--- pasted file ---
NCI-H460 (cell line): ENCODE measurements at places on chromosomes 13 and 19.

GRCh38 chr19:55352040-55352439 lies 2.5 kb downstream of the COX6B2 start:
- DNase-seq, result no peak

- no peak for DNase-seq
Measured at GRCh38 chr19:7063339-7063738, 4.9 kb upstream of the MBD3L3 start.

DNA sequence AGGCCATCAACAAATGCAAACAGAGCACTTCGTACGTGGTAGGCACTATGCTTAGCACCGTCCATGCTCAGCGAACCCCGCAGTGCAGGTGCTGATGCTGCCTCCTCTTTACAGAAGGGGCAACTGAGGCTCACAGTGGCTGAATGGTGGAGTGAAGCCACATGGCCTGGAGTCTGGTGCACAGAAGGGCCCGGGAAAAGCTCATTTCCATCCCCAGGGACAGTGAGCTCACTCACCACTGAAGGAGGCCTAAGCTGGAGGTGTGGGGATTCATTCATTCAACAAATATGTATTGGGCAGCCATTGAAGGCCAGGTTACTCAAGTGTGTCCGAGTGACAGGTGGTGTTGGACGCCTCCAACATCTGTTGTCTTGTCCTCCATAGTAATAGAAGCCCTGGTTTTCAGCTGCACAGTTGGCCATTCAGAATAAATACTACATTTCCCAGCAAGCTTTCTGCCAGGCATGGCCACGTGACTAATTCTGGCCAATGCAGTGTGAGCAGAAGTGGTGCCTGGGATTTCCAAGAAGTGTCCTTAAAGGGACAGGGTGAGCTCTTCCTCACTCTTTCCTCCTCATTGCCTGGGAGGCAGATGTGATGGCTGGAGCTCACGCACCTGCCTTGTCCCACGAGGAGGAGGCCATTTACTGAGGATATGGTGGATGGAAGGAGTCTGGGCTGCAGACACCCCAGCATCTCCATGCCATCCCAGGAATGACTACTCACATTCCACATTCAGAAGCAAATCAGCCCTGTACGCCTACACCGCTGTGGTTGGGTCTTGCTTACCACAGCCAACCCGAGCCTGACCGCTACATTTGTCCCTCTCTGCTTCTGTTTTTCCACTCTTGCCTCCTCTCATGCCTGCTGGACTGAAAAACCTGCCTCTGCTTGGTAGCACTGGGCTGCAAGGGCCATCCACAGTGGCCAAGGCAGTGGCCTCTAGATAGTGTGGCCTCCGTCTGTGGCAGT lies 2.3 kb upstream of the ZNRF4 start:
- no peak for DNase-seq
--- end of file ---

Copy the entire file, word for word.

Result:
NCI-H460 (cell line): ENCODE measurements at places on chromosomes 13 and 19.

GRCh38 chr19:55352040-55352439 lies 2.5 kb downstream of the COX6B2 start:
- DNase-seq, result no peak

- no peak for DNase-seq
Measured at GRCh38 chr19:7063339-7063738, 4.9 kb upstream of the MBD3L3 start.

DNA sequence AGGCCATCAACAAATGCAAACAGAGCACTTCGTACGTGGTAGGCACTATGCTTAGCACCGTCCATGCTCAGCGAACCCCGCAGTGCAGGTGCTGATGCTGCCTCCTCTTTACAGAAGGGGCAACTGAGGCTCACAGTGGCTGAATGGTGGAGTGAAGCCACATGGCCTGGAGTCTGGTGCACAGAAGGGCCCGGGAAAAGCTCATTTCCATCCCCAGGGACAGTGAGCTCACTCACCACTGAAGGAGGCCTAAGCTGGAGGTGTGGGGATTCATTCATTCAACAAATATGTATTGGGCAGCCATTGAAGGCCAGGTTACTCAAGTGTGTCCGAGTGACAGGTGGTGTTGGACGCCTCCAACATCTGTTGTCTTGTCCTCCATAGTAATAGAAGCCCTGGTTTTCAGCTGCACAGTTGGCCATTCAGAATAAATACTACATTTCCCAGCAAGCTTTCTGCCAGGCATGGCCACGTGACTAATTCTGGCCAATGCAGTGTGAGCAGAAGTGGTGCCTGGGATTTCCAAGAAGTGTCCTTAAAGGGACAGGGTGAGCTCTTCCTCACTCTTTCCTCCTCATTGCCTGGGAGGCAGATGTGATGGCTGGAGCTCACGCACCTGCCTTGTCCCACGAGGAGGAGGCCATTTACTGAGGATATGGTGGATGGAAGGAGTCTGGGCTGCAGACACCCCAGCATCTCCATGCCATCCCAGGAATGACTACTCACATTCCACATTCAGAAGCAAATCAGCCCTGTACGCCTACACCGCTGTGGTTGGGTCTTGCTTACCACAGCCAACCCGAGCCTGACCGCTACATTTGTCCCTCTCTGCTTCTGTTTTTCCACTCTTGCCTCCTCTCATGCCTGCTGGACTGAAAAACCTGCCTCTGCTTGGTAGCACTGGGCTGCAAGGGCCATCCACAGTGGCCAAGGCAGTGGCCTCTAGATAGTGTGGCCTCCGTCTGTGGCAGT lies 2.3 kb upstream of the ZNRF4 start:
- no peak for DNase-seq